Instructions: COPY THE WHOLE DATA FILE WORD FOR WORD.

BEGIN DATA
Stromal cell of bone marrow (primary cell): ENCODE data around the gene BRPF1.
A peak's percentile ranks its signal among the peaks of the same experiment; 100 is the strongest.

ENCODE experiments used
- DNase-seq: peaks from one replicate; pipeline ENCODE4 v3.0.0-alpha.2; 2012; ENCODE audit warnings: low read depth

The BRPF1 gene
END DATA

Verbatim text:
Stromal cell of bone marrow (primary cell): ENCODE data around the gene BRPF1.
A peak's percentile ranks its signal among the peaks of the same experiment; 100 is the strongest.

ENCODE experiments used
- DNase-seq: peaks from one replicate; pipeline ENCODE4 v3.0.0-alpha.2; 2012; ENCODE audit warnings: low read depth

The BRPF1 gene